I’m a screenwriter. In the spring of 1996, Jeffrey Katzenberg hires me to write a screenplay about talking ants. It’s my first studio gig; up ’til now, I’ve been known primarily as an experimental playwright.
We have story meetings where we hammer out the plot. Jeffrey says, “What’s this scene about?” and I describe what the scene means in terms of sociology, design history, film history, comedic rhythm and a dozen other things. Each time, Jeffrey interrupts me and says, “Stop. Stop. Stop. Stop. Stop. What does the guy want?” He does it so often, I finally write it down on a postcard and tack it up over my desk: “‘WHAT DOES THE GUY WANT?’ — Jeffrey Katzenberg.”
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The question on Jeffrey’s mind is, of course, the question on every good screenwriter’s mind: “What does the protagonist want?” That is the question that fuels the engine of a cinematic narrative. Moving forward from the movie about the talking ants, I apply the question to every screenplay I work on. Because that’s all a screenplay is: a character wants something, he or she pursues it, things get in the way, forces are arrayed against the pursuit. “What does the protagonist want?” becomes my mantra, my organizing principle, my religion. Once I understand how screenplays are written, it’s impossible to watch movies the same way again. I stop seeing acting and editing and direction and production design and see only structure: a character in pursuit of a goal.
But it doesn’t stop there. After I start seeing movies that way, I start to see life that way. Instead of the news being a constant barrage of random incoherent information, I start to see the world in terms of narrative: People want things, forces are arrayed against them, and they get what they’re pursuing or they don’t.
My father, Royal Alcott, was a grade-A, blue-ribbon, gold-medal narcissist. He would start conversations with me that were just excuses to emotionally terrorize me and make me feel stupid and helpless. He was a funny, charming, charismatic businessman who made friends quickly and, ultimately, burned every bridge he crossed. He bankrupted my family and stole my college fund.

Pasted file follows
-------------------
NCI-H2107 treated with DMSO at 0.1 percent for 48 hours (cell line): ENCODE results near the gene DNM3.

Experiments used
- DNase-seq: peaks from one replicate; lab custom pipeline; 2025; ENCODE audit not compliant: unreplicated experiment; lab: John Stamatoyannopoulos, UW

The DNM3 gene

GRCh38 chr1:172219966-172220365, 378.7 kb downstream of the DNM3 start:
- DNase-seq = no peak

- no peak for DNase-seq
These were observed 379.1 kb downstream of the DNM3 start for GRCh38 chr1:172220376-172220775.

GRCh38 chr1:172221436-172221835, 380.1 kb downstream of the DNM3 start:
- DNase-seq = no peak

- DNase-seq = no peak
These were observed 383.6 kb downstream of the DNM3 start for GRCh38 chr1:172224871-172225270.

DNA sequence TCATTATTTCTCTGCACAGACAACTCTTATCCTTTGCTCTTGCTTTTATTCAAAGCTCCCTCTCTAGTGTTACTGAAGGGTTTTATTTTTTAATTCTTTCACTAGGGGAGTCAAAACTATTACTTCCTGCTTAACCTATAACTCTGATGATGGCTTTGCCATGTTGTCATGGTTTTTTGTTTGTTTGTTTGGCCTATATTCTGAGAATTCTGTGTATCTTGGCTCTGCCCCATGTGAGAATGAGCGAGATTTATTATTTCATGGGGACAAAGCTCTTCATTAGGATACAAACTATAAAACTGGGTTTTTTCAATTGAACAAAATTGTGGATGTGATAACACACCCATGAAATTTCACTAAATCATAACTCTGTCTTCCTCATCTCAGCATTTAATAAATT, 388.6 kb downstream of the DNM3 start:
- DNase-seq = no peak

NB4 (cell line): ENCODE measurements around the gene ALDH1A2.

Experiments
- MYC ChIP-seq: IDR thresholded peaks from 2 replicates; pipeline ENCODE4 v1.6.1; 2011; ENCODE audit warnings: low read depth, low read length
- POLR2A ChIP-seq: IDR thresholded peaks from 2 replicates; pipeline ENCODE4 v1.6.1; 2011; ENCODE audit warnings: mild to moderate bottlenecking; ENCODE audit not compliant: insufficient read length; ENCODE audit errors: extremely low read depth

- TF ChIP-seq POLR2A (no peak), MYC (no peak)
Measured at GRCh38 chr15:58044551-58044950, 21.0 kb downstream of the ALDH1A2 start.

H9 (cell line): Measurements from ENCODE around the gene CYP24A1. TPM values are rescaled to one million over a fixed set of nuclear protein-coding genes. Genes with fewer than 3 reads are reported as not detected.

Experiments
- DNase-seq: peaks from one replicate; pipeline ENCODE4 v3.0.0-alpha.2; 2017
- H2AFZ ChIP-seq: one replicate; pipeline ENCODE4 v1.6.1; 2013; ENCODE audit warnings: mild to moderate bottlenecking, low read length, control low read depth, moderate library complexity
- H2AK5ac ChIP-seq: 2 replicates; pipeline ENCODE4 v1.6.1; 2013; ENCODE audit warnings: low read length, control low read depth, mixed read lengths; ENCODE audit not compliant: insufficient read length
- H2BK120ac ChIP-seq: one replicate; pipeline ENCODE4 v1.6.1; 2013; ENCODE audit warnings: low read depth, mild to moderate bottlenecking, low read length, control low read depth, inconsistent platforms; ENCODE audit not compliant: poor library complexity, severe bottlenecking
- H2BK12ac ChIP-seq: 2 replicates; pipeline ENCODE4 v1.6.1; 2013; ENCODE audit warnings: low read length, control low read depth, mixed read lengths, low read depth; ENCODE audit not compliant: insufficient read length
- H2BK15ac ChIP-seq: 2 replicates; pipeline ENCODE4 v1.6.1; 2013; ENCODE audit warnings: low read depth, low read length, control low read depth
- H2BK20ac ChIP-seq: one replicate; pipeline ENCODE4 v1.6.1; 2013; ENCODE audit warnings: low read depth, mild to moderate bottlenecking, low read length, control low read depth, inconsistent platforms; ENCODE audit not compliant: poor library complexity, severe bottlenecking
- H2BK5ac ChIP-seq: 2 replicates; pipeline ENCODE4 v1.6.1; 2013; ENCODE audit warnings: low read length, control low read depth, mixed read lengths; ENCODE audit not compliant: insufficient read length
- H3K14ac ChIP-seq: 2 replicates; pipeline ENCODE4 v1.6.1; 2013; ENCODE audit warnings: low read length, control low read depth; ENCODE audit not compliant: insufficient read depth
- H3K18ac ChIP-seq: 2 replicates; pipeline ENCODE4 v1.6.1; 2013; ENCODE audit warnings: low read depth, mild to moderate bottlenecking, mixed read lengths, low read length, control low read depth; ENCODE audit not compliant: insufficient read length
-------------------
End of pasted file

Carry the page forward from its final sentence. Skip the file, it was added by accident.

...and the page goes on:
So when Donald Trump’s campaign begins in June of 2015, I recognize him for what he is immediately — a bully and a con man, a racist, sexist, anti-Semitic demagogue, and a — not to put too fine a point on it — disgusting pig. How anyone can even look at that smug, bloated, sneering, snide face, dripping with entitlement and imperial disapproval, and not see a dimestore Mussolini is beyond me. But apparently some people, best described as “racist morons,” not only can bear to look at Trump, but see him as a bona-fide leader, someone to entrust with the levers of government, someone to represent the United States on the world stage.
(I’ve read approximately ten billion articles on how Trump won because of the “overlooked voter” in the American Industrial Midwest, that racism and sexism had nothing to do with it. The idea is laughable on its face. This is a man who introduced himself on the political stage by saying that president Obama was born in Kenya, and who announced his candidacy by saying that Mexicans are thieves and rapist, and who stoked nationalist fires for fifteen months by bellowing terrifying lies about Muslims coming to get us. Trump voters looked at Trump and they saw themselves. They didn’t see a profoundly ugly, hollow, dishonest, cheating, blustering blowhard and con man, they saw a strong man to lead their nation out of the darkness, the absolute hell of the Obama administration, where minorities and women were held to be equal with white men. They had no economic reasons to vote for Trump, because they had no understanding of economics. If they had any understanding of economics they would have known that none of his talk about economics made any sense.)